import collections.abc
import numbers

class linspace(collections.abc.Sequence):
    """linspace(start, stop, num) -> linspace object

    Return a virtual sequence of num numbers from start to stop (inclusive).

    If you need a half-open range, use linspace(start, stop, num+1)[:-1].
    """
    def __init__(self, start, stop, num):
        if not isinstance(num, numbers.Integral) or num <= 1:
            raise ValueError('num must be an integer > 1')
        self.start, self.stop, self.num = start, stop, num
        self.step = (stop-start)/(num-1)
    def __len__(self):
        return self.num
    def __getitem__(self, i):
        if isinstance(i, slice):
            return [self[x] for x in range(*i.indices(len(self)))]
        if i < 0:
            i = self.num + i
        if i >= self.num:
            raise IndexError('linspace object index out of range')
        if i == self.num-1:
            return self.stop
        return self.start + i*self.step
    def __repr__(self):
        return '{}({}, {}, {})'.format(type(self).__name__,
                                       self.start, self.stop, self.num)
    def __eq__(self, other):
        if not isinstance(other, linspace):
            return False
        return ((self.start, self.stop, self.num) ==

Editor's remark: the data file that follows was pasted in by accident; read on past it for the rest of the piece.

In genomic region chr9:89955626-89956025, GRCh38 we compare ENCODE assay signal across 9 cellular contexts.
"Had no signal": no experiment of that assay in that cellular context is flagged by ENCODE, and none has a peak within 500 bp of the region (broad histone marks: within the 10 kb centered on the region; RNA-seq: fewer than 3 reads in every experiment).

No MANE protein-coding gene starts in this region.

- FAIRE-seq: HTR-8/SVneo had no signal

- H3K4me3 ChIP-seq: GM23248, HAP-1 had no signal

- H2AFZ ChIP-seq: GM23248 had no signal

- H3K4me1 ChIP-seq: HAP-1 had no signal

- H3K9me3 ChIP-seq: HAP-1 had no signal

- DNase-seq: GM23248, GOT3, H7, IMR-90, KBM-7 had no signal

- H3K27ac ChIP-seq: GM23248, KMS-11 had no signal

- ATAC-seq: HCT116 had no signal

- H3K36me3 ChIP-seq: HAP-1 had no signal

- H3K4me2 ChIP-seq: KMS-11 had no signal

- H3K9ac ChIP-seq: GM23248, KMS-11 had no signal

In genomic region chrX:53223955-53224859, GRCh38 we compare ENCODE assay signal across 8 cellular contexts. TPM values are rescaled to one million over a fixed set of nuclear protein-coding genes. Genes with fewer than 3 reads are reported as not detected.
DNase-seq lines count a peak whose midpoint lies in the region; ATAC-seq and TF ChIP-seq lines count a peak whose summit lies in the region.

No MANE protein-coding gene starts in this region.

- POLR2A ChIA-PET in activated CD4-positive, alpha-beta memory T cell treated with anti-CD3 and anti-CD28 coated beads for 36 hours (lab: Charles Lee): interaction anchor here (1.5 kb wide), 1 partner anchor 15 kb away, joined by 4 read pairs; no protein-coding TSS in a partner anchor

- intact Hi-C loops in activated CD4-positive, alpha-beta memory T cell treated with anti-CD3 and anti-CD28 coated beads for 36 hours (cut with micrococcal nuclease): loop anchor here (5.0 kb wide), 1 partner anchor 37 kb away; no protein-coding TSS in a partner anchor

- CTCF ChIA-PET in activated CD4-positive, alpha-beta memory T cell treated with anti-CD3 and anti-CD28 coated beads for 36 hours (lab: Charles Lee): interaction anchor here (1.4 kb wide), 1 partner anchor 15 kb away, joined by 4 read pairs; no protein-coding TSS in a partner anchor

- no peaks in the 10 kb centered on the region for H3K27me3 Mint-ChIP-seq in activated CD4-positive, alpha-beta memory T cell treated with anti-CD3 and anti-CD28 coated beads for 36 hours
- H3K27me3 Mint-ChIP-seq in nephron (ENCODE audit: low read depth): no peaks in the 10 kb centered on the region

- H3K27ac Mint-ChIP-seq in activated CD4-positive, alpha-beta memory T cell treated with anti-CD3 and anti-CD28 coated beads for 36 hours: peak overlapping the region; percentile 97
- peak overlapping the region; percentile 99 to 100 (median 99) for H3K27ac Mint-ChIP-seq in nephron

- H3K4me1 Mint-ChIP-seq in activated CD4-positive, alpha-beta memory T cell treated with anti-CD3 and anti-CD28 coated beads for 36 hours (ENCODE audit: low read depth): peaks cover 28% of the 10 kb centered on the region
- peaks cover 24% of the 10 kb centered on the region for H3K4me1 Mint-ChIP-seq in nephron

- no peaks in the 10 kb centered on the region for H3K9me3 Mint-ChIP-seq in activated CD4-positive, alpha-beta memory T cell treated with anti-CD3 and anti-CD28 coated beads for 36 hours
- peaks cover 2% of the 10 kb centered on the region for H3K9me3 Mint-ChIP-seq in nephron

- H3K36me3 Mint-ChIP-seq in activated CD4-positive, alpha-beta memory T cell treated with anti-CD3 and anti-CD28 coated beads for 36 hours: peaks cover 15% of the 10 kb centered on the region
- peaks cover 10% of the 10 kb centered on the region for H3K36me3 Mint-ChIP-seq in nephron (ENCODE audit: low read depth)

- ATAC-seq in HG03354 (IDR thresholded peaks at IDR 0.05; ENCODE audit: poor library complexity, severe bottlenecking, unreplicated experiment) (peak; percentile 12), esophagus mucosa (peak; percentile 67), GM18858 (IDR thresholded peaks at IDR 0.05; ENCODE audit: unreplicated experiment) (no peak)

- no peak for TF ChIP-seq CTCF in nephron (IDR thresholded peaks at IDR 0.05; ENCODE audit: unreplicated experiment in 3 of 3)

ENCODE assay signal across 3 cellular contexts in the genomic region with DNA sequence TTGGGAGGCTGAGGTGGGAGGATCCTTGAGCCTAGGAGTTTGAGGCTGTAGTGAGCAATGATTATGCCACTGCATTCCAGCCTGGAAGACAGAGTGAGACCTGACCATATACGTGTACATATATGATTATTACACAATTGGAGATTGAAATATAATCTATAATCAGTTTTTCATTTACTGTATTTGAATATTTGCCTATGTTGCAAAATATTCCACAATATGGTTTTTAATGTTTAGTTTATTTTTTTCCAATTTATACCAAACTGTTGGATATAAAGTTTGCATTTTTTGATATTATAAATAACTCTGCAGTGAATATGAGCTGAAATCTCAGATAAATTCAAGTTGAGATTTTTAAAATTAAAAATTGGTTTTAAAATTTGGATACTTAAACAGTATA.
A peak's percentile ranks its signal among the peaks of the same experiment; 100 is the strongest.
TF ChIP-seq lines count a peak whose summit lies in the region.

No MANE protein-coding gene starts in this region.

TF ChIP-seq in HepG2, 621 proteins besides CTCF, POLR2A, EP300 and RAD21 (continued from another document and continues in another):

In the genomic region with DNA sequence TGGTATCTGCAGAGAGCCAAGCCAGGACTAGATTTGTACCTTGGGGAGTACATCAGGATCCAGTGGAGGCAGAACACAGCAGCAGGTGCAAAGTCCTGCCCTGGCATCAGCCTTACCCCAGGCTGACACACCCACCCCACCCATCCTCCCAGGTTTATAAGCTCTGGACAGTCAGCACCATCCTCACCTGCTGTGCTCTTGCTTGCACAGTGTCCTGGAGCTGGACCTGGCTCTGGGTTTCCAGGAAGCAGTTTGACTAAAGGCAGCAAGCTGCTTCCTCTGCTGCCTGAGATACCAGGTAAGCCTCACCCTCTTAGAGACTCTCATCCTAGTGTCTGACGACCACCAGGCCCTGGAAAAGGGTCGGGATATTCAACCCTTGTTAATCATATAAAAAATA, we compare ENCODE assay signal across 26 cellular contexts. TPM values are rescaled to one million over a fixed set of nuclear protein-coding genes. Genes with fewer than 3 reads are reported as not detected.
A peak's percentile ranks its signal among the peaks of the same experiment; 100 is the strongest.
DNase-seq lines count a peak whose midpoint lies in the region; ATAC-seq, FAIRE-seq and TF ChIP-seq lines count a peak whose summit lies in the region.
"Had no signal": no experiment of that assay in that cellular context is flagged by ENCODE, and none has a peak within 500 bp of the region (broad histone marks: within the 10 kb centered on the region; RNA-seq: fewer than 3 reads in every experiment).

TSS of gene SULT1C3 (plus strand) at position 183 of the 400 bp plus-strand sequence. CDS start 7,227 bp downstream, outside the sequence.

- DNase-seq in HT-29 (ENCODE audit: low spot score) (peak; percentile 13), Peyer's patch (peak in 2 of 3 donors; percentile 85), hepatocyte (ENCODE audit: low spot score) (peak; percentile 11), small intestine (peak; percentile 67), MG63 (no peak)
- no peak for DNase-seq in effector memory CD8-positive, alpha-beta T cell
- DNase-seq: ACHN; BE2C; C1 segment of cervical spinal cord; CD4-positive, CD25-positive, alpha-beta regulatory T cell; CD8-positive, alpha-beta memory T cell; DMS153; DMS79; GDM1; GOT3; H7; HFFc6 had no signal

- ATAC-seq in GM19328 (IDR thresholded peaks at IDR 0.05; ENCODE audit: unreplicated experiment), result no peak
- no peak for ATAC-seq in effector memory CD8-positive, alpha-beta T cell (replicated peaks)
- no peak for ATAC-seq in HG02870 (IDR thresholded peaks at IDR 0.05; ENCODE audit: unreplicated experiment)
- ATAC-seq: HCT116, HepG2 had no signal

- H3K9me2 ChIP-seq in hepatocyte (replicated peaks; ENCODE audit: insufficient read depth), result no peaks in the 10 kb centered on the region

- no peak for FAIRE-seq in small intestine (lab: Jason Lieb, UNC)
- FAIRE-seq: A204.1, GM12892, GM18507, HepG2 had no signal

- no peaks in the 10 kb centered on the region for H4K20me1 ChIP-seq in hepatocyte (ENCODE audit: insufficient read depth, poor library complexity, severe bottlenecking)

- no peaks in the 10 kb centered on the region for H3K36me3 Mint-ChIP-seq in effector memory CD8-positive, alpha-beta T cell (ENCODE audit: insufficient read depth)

(other.start, other.stop, other.num))
    def __ne__(self, other):
        return not self==other
    def __hash__(self):
        return hash((type(self), self.start, self.stop, self.num))

To counter the float precision issues, you could use the Decimal module.

This demands an extra effort of converting to Decimal from int or float while writing the code, but you can instead pass str and modify the function if that sort of convenience is indeed necessary.

from decimal import Decimal
from decimal import Decimal as D


def decimal_range(*args):

    zero, one = Decimal('0'), Decimal('1')

    if len(args) == 1:
        start, stop, step = zero, args[0], one
    elif len(args) == 2:
        start, stop, step = args + (one,)
    elif len(args) == 3:
        start, stop, step = args
    else:
        raise ValueError('Expected 1 or 2 arguments, got %s' % len(args))

    if not all([type(arg) == Decimal for arg in (start, stop, step)]):